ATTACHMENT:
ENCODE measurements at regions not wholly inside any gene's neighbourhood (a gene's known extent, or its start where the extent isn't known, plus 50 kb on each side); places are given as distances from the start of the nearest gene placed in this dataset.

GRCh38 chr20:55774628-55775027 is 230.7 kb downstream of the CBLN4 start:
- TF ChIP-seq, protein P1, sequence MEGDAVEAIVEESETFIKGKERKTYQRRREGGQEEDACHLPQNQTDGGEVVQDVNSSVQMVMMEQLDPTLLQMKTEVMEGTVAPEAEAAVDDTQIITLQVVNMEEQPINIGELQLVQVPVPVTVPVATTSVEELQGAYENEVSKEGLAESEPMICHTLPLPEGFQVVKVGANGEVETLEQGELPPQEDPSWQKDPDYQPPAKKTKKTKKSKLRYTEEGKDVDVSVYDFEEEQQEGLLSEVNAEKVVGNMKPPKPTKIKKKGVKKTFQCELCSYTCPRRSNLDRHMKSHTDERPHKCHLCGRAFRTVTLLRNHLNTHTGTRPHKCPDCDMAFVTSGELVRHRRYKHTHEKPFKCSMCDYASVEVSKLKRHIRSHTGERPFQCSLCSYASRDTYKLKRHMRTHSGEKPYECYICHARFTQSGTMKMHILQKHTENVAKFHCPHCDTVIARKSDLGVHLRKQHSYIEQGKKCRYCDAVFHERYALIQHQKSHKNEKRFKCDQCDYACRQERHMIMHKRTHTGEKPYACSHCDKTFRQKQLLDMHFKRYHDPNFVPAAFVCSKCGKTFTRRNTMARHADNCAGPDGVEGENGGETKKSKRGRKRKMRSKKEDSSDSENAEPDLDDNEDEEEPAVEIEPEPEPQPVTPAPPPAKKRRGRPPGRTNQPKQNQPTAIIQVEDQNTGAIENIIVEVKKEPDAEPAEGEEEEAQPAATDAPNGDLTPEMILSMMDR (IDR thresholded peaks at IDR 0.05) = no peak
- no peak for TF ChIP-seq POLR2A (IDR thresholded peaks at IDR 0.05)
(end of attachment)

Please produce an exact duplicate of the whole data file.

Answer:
ENCODE measurements at regions not wholly inside any gene's neighbourhood (a gene's known extent, or its start where the extent isn't known, plus 50 kb on each side); places are given as distances from the start of the nearest gene placed in this dataset.

GRCh38 chr20:55774628-55775027 is 230.7 kb downstream of the CBLN4 start:
- TF ChIP-seq, protein P1, sequence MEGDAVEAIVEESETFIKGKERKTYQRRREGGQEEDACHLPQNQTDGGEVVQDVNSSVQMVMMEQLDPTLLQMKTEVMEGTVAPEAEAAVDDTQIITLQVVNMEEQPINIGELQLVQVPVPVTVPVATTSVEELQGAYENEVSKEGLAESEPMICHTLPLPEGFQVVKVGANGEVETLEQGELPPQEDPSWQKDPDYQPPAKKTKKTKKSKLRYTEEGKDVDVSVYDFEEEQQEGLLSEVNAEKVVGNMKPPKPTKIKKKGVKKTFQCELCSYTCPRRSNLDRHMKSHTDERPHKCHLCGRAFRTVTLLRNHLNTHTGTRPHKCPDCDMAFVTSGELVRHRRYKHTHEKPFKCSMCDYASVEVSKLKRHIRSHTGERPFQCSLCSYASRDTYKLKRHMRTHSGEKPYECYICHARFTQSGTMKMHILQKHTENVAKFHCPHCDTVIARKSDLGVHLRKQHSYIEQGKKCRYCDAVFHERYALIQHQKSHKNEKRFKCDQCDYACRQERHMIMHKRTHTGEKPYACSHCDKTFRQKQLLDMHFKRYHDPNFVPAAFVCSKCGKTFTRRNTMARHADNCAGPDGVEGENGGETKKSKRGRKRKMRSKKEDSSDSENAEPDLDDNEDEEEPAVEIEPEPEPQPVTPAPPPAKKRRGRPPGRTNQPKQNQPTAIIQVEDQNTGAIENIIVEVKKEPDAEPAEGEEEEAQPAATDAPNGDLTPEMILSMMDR (IDR thresholded peaks at IDR 0.05) = no peak
- no peak for TF ChIP-seq POLR2A (IDR thresholded peaks at IDR 0.05)